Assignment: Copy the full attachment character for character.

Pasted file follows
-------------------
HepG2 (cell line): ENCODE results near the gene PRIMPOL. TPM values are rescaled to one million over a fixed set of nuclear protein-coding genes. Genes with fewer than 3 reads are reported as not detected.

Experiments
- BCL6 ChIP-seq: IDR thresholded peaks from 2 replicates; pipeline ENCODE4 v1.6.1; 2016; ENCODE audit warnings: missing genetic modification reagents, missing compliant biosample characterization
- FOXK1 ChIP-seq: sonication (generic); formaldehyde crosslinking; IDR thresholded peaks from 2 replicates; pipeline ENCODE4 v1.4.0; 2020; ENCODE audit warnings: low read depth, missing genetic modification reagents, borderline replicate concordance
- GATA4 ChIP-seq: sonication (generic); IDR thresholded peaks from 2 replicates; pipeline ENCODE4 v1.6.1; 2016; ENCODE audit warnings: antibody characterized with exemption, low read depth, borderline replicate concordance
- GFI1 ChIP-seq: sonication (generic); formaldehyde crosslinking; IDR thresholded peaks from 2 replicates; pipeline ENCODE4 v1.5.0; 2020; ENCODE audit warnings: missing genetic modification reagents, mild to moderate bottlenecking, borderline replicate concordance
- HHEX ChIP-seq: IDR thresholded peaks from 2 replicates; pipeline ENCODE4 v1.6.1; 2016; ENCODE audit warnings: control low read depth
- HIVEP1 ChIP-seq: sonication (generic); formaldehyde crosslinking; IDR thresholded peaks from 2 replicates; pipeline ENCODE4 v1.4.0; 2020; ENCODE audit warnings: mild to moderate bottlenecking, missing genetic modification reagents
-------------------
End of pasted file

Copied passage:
HepG2 (cell line): ENCODE results near the gene PRIMPOL. TPM values are rescaled to one million over a fixed set of nuclear protein-coding genes. Genes with fewer than 3 reads are reported as not detected.

Experiments
- BCL6 ChIP-seq: IDR thresholded peaks from 2 replicates; pipeline ENCODE4 v1.6.1; 2016; ENCODE audit warnings: missing genetic modification reagents, missing compliant biosample characterization
- FOXK1 ChIP-seq: sonication (generic); formaldehyde crosslinking; IDR thresholded peaks from 2 replicates; pipeline ENCODE4 v1.4.0; 2020; ENCODE audit warnings: low read depth, missing genetic modification reagents, borderline replicate concordance
- GATA4 ChIP-seq: sonication (generic); IDR thresholded peaks from 2 replicates; pipeline ENCODE4 v1.6.1; 2016; ENCODE audit warnings: antibody characterized with exemption, low read depth, borderline replicate concordance
- GFI1 ChIP-seq: sonication (generic); formaldehyde crosslinking; IDR thresholded peaks from 2 replicates; pipeline ENCODE4 v1.5.0; 2020; ENCODE audit warnings: missing genetic modification reagents, mild to moderate bottlenecking, borderline replicate concordance
- HHEX ChIP-seq: IDR thresholded peaks from 2 replicates; pipeline ENCODE4 v1.6.1; 2016; ENCODE audit warnings: control low read depth
- HIVEP1 ChIP-seq: sonication (generic); formaldehyde crosslinking; IDR thresholded peaks from 2 replicates; pipeline ENCODE4 v1.4.0; 2020; ENCODE audit warnings: mild to moderate bottlenecking, missing genetic modification reagents